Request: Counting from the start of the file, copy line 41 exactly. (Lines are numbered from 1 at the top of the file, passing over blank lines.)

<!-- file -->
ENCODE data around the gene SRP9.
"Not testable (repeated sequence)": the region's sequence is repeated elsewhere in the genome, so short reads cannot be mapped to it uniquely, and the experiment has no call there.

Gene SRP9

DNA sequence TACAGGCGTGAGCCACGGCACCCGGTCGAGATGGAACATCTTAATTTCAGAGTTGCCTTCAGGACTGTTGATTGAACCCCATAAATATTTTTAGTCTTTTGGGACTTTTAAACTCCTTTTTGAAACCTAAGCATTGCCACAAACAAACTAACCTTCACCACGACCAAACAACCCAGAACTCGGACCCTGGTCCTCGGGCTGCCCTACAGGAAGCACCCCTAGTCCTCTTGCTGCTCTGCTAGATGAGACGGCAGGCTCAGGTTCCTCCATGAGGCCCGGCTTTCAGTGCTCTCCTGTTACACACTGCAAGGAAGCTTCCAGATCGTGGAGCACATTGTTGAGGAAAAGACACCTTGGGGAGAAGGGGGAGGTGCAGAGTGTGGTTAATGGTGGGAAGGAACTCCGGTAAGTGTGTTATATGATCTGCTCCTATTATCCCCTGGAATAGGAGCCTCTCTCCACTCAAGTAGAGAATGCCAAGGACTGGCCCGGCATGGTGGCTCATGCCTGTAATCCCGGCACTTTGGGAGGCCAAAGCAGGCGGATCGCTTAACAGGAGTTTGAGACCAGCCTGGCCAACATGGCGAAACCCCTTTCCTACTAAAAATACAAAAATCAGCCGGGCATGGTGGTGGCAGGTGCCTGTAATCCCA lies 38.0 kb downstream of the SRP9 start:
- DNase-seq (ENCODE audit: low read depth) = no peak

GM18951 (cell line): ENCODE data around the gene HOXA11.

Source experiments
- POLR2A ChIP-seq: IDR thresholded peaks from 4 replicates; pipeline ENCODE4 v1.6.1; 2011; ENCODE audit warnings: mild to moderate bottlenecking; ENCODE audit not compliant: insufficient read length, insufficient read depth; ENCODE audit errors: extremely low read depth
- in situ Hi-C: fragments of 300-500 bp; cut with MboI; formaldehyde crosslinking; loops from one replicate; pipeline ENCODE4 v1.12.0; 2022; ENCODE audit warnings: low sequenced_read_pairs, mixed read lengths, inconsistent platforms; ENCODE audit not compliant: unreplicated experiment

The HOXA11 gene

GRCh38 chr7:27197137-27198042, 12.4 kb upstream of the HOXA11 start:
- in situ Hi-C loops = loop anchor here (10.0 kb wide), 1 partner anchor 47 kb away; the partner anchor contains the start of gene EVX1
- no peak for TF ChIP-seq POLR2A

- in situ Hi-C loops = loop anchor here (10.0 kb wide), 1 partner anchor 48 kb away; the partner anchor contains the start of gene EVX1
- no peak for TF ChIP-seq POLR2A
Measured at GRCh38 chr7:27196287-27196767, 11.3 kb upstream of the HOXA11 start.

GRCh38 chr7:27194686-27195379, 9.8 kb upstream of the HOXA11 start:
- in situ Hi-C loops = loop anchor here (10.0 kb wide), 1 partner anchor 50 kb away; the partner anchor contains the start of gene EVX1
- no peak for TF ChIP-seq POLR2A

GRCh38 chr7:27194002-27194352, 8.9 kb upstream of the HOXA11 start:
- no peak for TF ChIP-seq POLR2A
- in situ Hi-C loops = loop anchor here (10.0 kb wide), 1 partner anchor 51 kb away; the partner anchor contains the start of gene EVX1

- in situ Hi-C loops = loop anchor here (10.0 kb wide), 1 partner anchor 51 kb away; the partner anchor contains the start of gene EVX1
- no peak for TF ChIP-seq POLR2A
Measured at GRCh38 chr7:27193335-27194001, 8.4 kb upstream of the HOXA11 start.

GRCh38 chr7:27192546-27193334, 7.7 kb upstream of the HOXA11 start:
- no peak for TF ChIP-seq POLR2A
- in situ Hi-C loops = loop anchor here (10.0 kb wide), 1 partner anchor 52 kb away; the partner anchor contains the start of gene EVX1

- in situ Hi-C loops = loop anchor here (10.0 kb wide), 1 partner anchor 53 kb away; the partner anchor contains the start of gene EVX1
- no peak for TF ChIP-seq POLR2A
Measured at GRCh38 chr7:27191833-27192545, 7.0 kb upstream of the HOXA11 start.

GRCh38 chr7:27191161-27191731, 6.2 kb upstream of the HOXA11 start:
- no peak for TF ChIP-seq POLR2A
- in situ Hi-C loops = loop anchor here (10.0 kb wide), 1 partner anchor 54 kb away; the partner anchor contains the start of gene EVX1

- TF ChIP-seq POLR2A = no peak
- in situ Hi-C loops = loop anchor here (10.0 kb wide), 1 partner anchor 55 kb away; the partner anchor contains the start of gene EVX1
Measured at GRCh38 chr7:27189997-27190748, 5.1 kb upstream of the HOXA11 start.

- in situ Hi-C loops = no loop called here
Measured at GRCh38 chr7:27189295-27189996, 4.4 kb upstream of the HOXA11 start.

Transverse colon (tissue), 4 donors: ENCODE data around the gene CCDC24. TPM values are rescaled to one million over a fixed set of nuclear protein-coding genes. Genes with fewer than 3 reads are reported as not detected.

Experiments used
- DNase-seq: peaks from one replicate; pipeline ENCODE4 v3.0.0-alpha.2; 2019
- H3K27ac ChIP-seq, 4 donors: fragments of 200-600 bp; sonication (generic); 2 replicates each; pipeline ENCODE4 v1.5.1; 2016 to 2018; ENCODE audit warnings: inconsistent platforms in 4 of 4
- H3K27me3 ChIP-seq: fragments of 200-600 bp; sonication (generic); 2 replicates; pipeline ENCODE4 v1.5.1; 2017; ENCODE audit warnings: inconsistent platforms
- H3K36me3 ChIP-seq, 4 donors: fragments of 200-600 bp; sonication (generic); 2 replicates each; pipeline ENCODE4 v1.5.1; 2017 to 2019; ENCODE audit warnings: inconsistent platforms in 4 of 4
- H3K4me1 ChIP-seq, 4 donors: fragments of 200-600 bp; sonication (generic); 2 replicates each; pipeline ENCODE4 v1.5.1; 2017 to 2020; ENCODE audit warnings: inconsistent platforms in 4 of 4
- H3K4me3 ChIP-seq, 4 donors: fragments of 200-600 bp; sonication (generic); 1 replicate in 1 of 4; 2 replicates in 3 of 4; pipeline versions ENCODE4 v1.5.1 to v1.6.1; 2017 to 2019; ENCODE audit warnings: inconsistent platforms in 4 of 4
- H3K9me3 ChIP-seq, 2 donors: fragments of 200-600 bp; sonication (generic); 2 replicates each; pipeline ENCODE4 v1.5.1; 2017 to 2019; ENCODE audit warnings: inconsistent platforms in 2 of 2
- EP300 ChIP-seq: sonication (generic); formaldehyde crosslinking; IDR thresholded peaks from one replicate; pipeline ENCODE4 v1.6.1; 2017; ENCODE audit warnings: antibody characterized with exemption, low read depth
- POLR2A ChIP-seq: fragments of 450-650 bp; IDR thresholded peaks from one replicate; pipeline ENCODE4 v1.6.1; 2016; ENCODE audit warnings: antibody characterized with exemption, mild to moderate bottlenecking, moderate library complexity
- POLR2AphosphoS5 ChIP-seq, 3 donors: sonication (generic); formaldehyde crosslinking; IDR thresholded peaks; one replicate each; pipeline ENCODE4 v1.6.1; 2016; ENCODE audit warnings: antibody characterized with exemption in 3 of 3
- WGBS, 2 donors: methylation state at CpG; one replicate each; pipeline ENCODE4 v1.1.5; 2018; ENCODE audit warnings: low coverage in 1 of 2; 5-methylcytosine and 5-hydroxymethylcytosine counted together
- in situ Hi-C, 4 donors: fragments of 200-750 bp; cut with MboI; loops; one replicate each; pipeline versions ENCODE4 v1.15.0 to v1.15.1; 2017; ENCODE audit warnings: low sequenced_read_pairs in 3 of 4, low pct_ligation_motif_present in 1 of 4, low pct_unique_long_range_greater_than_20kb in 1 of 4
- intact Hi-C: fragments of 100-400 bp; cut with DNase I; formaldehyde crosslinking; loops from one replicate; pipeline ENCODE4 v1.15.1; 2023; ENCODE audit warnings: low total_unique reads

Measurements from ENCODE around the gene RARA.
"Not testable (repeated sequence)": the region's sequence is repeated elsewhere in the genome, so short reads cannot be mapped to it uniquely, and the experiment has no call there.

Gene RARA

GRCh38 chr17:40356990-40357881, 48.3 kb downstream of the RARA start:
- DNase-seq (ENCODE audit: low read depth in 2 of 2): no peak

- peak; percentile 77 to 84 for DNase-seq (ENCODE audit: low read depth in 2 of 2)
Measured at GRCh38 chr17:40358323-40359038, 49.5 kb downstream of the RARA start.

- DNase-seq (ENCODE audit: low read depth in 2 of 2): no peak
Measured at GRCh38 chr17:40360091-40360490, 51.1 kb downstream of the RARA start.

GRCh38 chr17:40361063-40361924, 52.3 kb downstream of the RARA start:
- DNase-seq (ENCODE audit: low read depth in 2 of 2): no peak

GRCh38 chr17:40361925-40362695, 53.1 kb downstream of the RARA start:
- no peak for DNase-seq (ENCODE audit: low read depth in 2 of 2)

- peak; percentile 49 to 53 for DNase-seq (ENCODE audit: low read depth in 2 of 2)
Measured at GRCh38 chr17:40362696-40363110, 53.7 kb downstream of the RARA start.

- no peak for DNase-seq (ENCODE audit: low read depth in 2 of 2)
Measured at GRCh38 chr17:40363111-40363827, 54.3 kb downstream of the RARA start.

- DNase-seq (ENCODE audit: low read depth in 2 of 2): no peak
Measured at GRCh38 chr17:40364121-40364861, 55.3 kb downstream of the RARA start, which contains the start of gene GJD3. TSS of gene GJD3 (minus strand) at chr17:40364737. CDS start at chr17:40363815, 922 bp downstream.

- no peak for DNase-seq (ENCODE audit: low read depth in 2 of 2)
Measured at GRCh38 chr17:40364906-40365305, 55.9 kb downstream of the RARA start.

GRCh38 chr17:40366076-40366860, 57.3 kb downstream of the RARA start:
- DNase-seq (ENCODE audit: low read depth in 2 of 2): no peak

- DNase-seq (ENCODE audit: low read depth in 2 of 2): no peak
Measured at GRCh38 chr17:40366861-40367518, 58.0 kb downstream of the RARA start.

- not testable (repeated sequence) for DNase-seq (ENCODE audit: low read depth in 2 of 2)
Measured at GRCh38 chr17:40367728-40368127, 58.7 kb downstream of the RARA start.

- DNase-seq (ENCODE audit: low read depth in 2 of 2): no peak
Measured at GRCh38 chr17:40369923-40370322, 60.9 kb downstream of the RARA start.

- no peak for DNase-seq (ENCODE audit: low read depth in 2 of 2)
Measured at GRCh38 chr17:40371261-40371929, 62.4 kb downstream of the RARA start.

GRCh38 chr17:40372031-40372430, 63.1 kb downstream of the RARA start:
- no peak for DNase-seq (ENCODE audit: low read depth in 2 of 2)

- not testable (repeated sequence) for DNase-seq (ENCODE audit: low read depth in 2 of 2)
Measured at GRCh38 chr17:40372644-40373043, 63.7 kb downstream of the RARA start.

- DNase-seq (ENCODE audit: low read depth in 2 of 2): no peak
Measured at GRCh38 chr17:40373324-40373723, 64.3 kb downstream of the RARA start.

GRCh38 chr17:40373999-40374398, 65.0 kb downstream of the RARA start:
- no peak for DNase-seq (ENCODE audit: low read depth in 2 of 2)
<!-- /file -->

Experiments used